Turning a Love for the Outdoors into PhD Science
CIRES mountain hydrologist Alice Hill studies water supply issues in remote, pressured river basins
In the spring of 2009, CU Boulder researcher Alice Hill sat atop an icy Alaskan glacier for the first time, supporting an outdoor leadership team of 12 people. The landscape was stark and white—and cold, sharp wind was constant. She was bundled in windproof down, sipping hot liquids to keep warm after a day of mountain exploration. Eight years later, she was hiking in Central Asia, working with a socio-economist to talk with the local residents about their water use. Then in 2015 she found herself in hot and humid South America, in the rugged jungles of the Marañón River, Peru, zipping along whitewater waves in a raft loaded with scientific equipment to study the water coursing below.
“I have always self-identified as an outdoors person who had quantitative skills—as opposed to some engineers who see themselves as a scientist who happens to enjoy rock climbing,” said Hill. “I feel at home in the mountains.”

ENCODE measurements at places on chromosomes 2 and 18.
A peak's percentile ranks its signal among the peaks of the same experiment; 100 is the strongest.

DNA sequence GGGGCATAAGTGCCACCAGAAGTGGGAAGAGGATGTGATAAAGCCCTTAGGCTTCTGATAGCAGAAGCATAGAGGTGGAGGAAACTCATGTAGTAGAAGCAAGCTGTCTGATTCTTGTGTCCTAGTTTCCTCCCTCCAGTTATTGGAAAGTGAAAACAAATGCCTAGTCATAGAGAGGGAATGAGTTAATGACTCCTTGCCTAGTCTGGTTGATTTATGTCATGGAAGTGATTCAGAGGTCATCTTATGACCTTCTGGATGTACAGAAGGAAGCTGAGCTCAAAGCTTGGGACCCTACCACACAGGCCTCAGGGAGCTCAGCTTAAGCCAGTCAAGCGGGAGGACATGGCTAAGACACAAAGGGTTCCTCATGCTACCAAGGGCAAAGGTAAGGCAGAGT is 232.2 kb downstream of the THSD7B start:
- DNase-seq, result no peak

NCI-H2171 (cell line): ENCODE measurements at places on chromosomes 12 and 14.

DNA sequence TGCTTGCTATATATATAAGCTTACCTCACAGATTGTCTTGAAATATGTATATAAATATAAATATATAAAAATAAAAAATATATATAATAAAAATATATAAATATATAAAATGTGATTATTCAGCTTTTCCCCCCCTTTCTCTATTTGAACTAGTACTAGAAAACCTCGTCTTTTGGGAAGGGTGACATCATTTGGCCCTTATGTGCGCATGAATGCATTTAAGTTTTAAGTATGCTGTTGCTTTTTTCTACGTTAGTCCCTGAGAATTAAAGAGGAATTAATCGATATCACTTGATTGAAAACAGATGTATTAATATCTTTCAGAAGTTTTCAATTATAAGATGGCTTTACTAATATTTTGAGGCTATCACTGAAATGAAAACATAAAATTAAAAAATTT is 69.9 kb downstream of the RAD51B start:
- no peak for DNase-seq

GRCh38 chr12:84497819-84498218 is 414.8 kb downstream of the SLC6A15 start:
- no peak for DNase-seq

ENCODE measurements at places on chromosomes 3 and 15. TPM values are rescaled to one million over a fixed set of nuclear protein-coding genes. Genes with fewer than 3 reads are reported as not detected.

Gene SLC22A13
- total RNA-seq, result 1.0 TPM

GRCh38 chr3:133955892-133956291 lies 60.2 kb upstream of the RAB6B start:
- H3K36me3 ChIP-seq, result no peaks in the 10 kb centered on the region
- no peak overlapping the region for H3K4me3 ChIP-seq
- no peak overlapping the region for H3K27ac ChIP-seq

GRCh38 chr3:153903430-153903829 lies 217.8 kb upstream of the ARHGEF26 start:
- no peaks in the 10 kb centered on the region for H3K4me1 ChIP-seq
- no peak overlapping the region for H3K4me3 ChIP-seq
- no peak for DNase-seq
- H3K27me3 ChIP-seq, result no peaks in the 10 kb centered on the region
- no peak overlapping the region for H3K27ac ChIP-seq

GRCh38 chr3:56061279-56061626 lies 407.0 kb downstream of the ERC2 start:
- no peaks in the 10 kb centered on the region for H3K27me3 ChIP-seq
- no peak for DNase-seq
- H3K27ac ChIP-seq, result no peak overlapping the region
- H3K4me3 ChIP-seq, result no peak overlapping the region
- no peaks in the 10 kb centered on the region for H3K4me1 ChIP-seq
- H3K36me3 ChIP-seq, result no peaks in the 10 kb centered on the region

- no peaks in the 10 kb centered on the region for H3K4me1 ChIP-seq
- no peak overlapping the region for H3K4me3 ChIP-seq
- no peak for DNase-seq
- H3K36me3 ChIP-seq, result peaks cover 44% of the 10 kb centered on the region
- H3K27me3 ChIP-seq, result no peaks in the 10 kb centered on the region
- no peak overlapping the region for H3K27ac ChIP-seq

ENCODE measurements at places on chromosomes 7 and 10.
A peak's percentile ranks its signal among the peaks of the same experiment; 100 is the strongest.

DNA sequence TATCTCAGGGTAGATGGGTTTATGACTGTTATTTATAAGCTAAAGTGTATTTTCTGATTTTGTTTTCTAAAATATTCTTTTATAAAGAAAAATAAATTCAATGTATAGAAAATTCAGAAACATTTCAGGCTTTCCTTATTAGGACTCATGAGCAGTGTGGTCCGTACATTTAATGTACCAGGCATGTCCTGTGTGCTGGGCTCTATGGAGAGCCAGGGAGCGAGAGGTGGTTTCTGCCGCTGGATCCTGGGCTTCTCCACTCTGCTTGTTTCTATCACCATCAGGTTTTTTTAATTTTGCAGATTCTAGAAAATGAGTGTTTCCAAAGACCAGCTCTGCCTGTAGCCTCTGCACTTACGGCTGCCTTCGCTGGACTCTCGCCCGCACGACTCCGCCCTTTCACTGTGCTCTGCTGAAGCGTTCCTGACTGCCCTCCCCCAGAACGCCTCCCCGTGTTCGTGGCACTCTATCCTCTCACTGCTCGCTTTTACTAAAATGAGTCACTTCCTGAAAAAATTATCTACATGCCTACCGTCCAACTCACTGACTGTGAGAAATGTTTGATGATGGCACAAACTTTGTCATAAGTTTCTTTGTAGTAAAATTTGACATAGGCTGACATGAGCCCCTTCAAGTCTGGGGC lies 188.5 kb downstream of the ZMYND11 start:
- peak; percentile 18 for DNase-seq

Hill, who successfully defended her Ph.D. thesis this fall, has worked in the icy alpine and the balmy tropics, striving to understand critical hydrological controls in remote mountain river systems. She advocates for science that can support water sustainability and river conservation in regions undergoing rapid development, or in places where water supplies are prone to change due to increasing temperatures.
Throughout her career, Hill has relied on her love for the outdoors to fuel her passion for scientific exploration in remote mountain wilderness. Next year, she’ll start as a postdoctoral researcher at the National Snow and Ice Data Center.
Hill studied engineering at Rice University in Houston, Texas. But in that world of laboratories and computer models, she craved the outdoors and found herself continually looking for outdoor field work that was less available.